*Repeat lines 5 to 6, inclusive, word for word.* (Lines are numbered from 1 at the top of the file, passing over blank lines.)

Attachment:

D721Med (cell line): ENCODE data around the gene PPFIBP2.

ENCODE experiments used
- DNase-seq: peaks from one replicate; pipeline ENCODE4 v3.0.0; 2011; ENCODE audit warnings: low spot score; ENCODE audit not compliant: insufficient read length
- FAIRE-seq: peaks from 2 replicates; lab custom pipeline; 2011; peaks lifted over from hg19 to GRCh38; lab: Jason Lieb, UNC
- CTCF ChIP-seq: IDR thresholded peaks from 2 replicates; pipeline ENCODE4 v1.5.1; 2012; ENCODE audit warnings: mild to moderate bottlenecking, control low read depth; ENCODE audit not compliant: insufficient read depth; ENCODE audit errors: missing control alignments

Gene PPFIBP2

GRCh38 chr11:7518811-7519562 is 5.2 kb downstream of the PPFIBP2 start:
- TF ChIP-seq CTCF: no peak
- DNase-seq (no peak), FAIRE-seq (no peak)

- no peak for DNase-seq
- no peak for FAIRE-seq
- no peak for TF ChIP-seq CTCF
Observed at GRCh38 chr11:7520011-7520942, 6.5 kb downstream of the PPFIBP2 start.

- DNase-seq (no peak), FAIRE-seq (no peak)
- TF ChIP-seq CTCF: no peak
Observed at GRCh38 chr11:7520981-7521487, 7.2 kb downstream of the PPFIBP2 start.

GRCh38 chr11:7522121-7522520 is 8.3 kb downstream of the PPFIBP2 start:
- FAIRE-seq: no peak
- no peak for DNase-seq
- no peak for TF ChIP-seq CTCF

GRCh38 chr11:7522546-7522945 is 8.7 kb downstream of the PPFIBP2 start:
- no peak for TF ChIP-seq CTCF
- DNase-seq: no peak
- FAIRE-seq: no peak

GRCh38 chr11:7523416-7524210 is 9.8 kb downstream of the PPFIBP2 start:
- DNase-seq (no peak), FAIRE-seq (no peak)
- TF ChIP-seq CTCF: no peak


- CTCF ChIP-seq: IDR thresholded peaks from 2 replicates; pipeline ENCODE4 v1.5.1; 2012; ENCODE audit warnings: mild to moderate bottlenecking, control low read depth; ENCODE audit not compliant: insufficient read depth; ENCODE audit errors: missing control alignments

Gene PPFIBP2